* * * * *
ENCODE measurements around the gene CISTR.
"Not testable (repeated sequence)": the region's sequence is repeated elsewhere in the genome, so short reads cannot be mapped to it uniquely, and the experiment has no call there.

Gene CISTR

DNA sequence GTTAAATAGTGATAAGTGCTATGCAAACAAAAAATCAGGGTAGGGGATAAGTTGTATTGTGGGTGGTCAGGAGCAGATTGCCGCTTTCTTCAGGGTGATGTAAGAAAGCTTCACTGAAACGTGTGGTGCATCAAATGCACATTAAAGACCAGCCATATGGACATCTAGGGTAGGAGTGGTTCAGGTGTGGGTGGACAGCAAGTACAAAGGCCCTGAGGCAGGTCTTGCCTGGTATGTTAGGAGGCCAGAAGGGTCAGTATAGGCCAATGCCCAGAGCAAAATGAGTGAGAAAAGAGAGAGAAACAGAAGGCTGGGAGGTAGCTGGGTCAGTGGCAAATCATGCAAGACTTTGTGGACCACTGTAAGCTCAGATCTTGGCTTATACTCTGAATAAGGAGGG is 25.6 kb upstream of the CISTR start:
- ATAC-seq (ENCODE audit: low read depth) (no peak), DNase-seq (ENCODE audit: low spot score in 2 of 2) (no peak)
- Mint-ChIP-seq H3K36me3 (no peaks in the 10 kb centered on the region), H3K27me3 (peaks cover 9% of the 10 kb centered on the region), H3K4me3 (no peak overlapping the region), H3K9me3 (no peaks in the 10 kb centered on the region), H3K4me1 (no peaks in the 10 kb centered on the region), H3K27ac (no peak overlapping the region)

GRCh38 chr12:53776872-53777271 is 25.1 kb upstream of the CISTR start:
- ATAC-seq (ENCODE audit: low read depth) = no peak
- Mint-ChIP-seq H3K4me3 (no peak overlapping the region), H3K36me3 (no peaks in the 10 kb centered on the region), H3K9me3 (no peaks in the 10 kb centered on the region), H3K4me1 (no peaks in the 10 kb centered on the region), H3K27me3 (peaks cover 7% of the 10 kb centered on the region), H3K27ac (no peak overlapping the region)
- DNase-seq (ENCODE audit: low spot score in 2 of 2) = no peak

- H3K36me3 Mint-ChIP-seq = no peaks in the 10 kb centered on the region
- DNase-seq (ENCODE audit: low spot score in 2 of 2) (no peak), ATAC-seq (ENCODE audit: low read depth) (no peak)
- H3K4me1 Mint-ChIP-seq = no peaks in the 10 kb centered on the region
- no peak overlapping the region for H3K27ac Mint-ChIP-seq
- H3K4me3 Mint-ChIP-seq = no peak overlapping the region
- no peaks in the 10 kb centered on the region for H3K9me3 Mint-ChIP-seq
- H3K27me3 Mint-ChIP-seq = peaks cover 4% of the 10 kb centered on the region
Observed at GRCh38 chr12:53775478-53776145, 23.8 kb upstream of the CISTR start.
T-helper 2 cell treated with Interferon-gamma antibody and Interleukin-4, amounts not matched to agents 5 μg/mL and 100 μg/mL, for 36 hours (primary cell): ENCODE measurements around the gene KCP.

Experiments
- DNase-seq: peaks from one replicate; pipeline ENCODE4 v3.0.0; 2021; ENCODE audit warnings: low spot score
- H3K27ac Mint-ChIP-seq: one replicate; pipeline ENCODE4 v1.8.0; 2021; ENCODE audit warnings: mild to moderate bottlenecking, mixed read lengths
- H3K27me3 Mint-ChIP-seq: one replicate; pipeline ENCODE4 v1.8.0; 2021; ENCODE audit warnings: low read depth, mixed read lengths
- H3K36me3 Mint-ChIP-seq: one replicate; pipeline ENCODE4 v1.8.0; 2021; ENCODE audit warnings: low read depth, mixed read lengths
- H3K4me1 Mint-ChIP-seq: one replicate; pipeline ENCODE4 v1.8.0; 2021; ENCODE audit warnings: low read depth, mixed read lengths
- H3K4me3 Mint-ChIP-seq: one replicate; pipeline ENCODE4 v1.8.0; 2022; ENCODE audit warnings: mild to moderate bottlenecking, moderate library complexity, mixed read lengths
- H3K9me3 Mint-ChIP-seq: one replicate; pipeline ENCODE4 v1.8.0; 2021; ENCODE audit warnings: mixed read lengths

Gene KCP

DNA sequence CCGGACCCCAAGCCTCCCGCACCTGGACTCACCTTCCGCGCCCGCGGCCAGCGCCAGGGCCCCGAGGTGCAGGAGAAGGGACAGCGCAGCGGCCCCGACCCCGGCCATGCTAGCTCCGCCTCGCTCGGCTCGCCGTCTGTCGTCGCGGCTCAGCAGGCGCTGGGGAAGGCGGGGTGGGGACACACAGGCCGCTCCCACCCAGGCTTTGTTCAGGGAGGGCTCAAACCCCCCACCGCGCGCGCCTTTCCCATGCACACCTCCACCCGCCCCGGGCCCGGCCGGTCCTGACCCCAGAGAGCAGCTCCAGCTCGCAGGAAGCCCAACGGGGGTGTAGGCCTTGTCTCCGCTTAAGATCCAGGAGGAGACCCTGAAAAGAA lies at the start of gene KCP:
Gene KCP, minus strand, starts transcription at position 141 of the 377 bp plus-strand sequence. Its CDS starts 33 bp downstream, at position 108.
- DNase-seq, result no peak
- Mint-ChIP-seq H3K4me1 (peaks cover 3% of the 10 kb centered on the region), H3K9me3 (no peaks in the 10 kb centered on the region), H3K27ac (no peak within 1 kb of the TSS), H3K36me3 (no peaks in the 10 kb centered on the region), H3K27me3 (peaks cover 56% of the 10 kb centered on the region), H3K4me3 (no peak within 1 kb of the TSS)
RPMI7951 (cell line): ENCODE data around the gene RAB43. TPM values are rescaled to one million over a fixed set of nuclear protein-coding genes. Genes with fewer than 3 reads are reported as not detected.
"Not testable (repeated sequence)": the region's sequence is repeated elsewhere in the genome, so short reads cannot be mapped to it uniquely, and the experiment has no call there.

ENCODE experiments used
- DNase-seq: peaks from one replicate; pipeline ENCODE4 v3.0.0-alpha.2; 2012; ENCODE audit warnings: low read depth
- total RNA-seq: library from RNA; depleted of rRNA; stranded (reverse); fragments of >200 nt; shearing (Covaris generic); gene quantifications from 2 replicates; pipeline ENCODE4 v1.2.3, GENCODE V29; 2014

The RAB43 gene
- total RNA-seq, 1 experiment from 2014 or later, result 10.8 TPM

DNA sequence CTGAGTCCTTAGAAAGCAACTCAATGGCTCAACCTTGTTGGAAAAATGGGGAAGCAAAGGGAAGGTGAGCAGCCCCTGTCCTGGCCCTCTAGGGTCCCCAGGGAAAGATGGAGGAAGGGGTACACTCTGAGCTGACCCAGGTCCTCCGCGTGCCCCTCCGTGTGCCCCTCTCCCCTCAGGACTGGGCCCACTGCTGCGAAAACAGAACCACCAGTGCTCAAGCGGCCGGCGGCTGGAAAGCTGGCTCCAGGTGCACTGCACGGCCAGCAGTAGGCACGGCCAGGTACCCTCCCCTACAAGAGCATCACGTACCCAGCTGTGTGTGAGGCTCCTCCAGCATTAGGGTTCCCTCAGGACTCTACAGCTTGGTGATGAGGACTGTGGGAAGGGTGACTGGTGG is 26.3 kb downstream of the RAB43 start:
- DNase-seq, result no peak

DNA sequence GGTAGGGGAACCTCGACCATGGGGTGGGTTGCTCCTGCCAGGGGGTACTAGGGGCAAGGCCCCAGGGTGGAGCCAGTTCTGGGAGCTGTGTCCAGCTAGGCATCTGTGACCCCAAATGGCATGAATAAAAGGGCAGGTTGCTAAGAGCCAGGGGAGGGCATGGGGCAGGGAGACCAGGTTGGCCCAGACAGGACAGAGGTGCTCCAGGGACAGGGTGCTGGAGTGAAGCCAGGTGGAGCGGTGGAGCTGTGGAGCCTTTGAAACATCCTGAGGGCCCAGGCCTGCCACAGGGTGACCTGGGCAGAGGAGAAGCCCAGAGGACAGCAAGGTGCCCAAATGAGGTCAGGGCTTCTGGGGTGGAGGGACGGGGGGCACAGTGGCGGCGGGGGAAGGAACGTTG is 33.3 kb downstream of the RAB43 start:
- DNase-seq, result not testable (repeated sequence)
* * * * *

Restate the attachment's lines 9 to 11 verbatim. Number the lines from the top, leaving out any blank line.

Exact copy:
- Mint-ChIP-seq H3K4me3 (no peak overlapping the region), H3K36me3 (no peaks in the 10 kb centered on the region), H3K9me3 (no peaks in the 10 kb centered on the region), H3K4me1 (no peaks in the 10 kb centered on the region), H3K27me3 (peaks cover 7% of the 10 kb centered on the region), H3K27ac (no peak overlapping the region)
- DNase-seq (ENCODE audit: low spot score in 2 of 2) = no peak

- H3K36me3 Mint-ChIP-seq = no peaks in the 10 kb centered on the region